These schools aren’t all football powerhouses, but even Cal isn’t a pushover. It wasn’t Kansas, Kansas State and Iowa State in 1987 that went 4-27-2 combined and lost to Nebraska 54-2, 56-3, 42-3 . Northwestern is 1-6 this year – with a loss of more than eight points. You also know the history of the Huskers last season. The best 3-9 team ever.

Bad teams these days are just better, and good teams in the Big Ten are like Google and Apple. Good luck eating into their market share.

>> Wisconsin and Iowa – a combined 13-0 against NU since 2015 – have their own moments of looking in the mirror. The Badgers may be courting the same disaster Nebraska once did by firing Frank Solich in 2003, but they’re not standing tall and comfortable with mediocre offenses.

This is the backdrop to Alberts’ decision. College football’s vast middle class has never been more competitive, the worst FBS programs rarely stay in the basement for long, and Nebraska, though safe in one of two superleagues, must contend with excellence. Big Ten teams.

Ask Arkansas how it’s going. Since joining the SEC in 1992, the Hogs have had seven nine-win seasons and 13 losing seasons. In the previous 30 yards, they had a losing season.

Things change. The same goes for the kinds of questions Nebraska asks. Here are four more I’m thinking about as the sprint to Black Friday begins.

>> How many coaches whose teams don’t have a current or future spot in the SEC or the Big Ten would be willing to move to NU because the future of those leagues is secure? It would be any Pac-12 and Big 12 coach, with the latter poaching four to six schools from the former.

>>How many football facilities are in slight disrepair – or new facilities three or four years from now – who wouldn’t hesitate to walk into a facility built to accommodate more players than any one coach needs?

“I really believe we’re going to have the first development center in college athletics,” Nebraska athletic director Trev Alberts said on his radio show last week. “That’s what our donors have provided. Obviously it depends on the people, and it’s going to be very important, but from a physical point of view, depending on the location, the size, the capacity, the technology, we will have the opportunity to really be able grow to a high level.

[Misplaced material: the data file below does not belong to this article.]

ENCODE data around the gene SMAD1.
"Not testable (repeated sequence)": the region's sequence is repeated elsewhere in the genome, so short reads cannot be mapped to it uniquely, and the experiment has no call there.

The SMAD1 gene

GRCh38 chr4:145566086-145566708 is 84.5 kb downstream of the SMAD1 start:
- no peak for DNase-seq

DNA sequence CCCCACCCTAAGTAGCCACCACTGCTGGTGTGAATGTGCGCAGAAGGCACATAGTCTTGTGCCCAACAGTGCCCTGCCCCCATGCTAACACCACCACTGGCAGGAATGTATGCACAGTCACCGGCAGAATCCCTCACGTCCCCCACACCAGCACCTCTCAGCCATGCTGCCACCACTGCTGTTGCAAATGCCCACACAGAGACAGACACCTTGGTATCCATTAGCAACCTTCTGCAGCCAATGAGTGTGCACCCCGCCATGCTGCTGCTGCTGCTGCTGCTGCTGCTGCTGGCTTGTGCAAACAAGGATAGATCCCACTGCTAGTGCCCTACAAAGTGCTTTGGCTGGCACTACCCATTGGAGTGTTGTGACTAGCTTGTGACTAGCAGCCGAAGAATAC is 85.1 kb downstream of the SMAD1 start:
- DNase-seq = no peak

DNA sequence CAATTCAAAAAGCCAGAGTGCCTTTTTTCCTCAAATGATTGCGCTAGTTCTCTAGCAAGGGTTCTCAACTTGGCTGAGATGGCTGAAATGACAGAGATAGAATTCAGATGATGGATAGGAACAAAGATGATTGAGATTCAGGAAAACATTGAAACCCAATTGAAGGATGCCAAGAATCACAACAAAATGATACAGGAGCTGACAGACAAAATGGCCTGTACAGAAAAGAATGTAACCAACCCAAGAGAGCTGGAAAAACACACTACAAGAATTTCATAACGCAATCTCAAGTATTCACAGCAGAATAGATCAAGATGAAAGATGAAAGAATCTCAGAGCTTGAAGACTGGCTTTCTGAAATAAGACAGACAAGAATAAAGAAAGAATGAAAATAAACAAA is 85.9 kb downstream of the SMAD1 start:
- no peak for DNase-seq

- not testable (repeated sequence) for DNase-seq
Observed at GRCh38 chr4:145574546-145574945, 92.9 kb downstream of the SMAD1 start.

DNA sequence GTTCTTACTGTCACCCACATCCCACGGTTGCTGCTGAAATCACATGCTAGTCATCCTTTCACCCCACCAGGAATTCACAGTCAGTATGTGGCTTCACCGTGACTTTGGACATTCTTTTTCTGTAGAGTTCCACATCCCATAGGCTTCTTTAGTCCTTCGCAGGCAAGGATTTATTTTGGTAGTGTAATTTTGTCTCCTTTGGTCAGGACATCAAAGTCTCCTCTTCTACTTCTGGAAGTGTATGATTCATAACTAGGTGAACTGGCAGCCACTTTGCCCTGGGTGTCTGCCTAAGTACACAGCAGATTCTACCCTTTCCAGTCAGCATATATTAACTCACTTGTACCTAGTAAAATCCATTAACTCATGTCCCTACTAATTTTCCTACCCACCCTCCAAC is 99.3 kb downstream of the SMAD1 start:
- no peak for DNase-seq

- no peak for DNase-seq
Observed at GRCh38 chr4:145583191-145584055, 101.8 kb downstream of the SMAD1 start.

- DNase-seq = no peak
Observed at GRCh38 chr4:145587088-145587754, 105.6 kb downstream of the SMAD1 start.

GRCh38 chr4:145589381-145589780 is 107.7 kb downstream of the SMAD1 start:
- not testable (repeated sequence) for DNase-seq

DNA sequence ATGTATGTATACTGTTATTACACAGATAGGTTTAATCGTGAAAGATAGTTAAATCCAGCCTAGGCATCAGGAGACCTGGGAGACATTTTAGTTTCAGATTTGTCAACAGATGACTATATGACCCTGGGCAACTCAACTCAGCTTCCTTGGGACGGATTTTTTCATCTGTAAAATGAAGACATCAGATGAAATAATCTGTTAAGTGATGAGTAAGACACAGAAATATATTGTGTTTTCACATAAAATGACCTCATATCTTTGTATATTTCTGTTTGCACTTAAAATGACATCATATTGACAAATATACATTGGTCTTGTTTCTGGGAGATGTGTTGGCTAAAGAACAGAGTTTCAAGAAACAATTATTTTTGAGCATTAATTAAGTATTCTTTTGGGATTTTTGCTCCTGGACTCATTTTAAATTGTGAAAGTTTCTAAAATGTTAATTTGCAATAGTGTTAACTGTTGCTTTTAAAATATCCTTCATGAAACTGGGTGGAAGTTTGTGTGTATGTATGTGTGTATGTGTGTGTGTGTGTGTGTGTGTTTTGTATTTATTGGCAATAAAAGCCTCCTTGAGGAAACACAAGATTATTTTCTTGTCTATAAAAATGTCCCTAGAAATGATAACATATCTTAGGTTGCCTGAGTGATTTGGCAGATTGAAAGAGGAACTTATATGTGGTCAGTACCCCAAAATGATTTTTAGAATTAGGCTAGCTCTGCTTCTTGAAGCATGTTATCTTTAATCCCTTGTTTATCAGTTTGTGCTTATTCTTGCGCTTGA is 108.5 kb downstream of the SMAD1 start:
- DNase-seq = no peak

>> As for the Expanded College Football Playoff, is it better to reign in the Big 12 or finish third in the Big Ten? Assuming the Big 12 is close to a one-bid league without Oklahoma and Texas, should guys like Dave Aranda, Luke Fickell, Matt Campbell, Chris Klieman, Lance Leipold and even Mike Gundy decide to pitch their dice on a league title or rolling in a league where their team may not be the favorite but likely lands in the CFP with ten wins.

Nebraska may offer better access to the CFP — but arguably worse access to a conference crown.

Does NU’s glory days – just 21 years ago – convince a coach that the ceiling is higher here than it would be at his current school? This is where you wonder if a Stoops, whose team will always have to fight hard to beat Georgia and Florida, decides to try his hand at a different place, where football comes first and national titles have been won.

Much of the understandable focus has been on names — even former Boise State and Washington coach Chris Petersen has come up in recent weeks — but it’s also wise to think of Nebraska as a society that must rethink its primary goods. , the production line and the terms of delivery to the customer. The latter – the Memorial Stadium redesign and fan experience – is something Alberts and his team can largely control.

A rental like this is trickier. This is more than a guess, but far less than a guarantee. Nebraska thought it had one in 2017 as directors openly talked about going back to the 1990s. Five years later, NU is in the market again, looking for the right CEO.

Brandon D. James